“A blueprint for freedom and solidarity,” Philadelphia community celebrates Haitian Flag Day
The Haitian and Haitian-American community in Philadelphia gathered near City Hall to celebrate Haitian Flag Day on Thursday, May 18.
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This year marks 219 years since Haiti gained its independence.
While the nation is rich in history, it doesn’t always receive its due for just how historic its people are.
On Thursday, May 18, 2023, a Flag Raising Ceremony took place near Philadelphia City Hall to commemorate Haitian Flag Day, which is observed each year on May 18.
“This day is not only a day to be celebrated by Haitians, but should be celebrated by all freedom-loving people,” said Numa St. Louis, policy adviser and district representative for Congressman Dwight Evans.
He highlighted that the Haitian flag goes far beyond simply being a symbol of the island of Haiti.
“The flag symbolizes freedom, liberty and solidarity, but beyond that… it’s also a blueprint,” said St. Louis.
In 1804, Haiti became the first nation to successfully lead a revolution against its colonizers and gain independence.
In the years that followed, many other nations across the Caribbean and worldwide looked at Haiti’s example in gaining its own independence.
In many ways, Haiti is relatable to Philadelphia — the birthplace of our nation’s democracy.
Both regions paved the way for centuries of work that has since followed.
Proceeding the singing of the American National Anthem, was a performance of the Haitian National Anthem.
During the latter anthem, the Haitian flag was officially raised.
After the singing of the National Anthems, Alain Joinville, Director of Strategic Communications at the Philadelphia Office of Immigrant Affairs was joined by Merytony Nathan, vice president of the Philadelphia Haitian American Chamber of Commerce, to present a citation from Mayor Jim Kenney.
The proclamation — as read by Nathan — officially designates May 18, 2023, as Haitian Flag Day in Philadelphia.
“Philadelphia celebrates the remarkable citizens of Haitian heritage who have brought their unique talents and perspectives to enhance our city’s fabric, playing an integral role in making our city diverse and welcoming,” the proclamation reads in part.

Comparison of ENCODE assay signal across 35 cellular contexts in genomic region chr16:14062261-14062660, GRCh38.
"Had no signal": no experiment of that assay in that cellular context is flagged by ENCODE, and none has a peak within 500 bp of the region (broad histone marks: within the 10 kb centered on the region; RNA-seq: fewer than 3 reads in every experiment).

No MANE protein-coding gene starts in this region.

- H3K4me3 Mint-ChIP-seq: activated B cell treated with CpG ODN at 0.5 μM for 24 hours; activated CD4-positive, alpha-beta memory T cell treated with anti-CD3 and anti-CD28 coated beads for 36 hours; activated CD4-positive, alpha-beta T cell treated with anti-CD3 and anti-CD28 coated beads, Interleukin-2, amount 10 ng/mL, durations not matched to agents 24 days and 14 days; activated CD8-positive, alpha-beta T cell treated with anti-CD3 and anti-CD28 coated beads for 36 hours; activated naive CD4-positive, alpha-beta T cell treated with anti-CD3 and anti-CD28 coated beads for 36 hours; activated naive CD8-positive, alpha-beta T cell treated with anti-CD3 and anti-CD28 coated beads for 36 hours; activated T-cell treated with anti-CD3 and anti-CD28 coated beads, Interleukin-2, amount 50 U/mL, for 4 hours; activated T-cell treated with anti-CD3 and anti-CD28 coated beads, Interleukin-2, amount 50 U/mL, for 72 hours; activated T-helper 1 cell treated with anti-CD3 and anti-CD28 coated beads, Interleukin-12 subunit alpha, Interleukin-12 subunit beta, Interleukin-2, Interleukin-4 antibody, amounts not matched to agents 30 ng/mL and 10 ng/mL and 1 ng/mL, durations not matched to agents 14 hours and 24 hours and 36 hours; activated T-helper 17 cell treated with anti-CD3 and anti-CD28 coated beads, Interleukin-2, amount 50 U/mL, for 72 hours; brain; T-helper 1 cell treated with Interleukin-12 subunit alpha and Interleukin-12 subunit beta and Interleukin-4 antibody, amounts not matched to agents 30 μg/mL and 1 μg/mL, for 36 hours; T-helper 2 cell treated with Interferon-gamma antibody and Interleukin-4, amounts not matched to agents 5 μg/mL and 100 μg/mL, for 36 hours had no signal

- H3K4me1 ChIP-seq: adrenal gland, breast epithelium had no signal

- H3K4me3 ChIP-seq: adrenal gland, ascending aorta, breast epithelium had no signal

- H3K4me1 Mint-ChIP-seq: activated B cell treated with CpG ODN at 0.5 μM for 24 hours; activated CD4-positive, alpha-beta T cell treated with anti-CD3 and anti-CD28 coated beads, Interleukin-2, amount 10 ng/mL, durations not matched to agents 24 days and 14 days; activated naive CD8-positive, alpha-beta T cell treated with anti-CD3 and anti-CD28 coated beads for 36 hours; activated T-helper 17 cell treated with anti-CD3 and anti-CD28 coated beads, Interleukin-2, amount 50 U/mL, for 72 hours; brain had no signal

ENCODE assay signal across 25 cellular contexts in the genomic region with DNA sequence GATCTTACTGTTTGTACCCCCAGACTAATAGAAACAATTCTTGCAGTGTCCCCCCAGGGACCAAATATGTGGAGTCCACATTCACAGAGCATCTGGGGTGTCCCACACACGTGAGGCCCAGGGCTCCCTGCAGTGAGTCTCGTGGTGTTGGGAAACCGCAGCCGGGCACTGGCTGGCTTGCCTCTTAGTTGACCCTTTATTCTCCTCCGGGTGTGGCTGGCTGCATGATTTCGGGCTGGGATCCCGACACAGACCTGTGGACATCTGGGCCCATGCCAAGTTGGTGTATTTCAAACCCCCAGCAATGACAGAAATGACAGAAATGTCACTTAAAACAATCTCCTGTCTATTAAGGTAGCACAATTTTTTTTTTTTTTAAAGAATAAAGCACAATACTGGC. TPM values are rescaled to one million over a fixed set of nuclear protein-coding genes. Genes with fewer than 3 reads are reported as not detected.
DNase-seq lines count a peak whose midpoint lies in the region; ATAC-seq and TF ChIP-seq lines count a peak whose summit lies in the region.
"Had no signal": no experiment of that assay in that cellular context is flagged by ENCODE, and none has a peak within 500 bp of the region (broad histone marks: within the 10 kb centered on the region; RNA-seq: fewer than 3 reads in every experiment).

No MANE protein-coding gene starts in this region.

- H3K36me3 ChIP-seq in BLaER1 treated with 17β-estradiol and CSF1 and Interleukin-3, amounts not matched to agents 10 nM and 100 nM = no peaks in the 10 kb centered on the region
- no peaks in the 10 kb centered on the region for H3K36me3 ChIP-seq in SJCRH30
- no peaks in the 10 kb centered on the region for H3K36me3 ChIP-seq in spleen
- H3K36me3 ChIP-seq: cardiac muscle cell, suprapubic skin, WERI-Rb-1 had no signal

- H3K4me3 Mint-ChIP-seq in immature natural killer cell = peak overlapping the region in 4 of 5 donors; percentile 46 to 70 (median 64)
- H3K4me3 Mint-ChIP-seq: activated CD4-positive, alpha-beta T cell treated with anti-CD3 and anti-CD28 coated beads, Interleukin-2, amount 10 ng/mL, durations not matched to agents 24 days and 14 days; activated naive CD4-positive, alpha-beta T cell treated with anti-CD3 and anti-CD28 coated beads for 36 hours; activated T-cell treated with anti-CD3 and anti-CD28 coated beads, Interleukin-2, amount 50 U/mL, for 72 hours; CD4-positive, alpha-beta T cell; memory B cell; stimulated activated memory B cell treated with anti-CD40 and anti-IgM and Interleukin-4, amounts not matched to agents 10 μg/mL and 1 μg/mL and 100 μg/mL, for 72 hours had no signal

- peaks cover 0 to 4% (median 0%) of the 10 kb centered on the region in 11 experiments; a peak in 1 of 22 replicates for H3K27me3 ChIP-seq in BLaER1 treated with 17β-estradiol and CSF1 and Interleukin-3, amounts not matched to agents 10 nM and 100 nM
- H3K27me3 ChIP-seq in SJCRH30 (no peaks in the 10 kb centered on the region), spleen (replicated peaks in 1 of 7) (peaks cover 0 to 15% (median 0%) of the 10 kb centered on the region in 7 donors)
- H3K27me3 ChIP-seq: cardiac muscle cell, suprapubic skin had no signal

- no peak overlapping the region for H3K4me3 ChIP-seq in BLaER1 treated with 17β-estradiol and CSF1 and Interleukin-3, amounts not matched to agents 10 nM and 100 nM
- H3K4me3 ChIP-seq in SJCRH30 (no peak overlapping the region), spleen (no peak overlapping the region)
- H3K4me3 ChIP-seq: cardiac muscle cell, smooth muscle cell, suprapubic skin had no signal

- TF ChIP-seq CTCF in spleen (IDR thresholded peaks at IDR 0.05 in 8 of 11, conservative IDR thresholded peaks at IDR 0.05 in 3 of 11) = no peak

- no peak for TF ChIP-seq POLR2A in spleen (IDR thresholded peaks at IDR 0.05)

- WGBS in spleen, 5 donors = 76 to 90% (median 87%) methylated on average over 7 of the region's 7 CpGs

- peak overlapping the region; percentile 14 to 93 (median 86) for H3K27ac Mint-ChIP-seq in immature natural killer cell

“Their hard work, resilience, and entrepreneurial spirit has shaped the economy and cultural landscape of Philadelphia, creating opportunities and fostering innovation. We honor and appreciate countless ways in which Haitian Americans have positively impacted our city,” it continues.
During his remarks, Joinville highlighted Philadelphia’s designation as the first certified Welcoming City, which recognizes cities that have created policies and programs reflecting their values and commitment to immigrant inclusion.
The 30,000-plus Haitians and Haitian Americans who call Philadelphia their home play an essential role in that.
“I love connecting with community leaders that are supporting our countrymen here and abroad by leading them to resources, hosting cultural celebrations, and providing critical support,” said Joinville.
Toward the closing of the flag-raising ceremony, the committee presented an award to a Haitian leader in the community who is doing impactful work across Philadelphia.
This year’s honor went to Dr. Johanne Louis, founder of the Dr. Johanne Louis Foundation (JLF), Inc.
The nonprofit is dedicated to improving the lives of those in need with the mission to uplift underserved communities both in Philadelphia and Haiti. Their initiatives encompass education, health promotion, hunger relief, community outreach, and more.
“This all started through volunteerism,” said Louis.
“We take great pride in the fact that we are a Haitian American organization and have been able to serve the underserved not only here in the U.S., but also in Haiti,” she added.
The goal is to continue and expand its services in both regions.
The ability to impact both regions is critically important to advancing Haiti as a nation.
This sentiment connects with a point St. Louis pointed out earlier in his remarks.
“We know that the policies that have been carried out towards Haiti has not worked for the masses,” he said. “So, we’ve ask our leaders, our legislators, and their administration to rethink and revamp the way we carry foreign policy vis-a-vis Haiti.”
“We want to be partners with that. We have to own it and we have a role to play in terms of making Haiti what it always was — the pearl of the Caribbean,” St. Louis concluded.
A traditional Haitian dance performance closed the formal portion of the Haitian Flag Day Ceremony.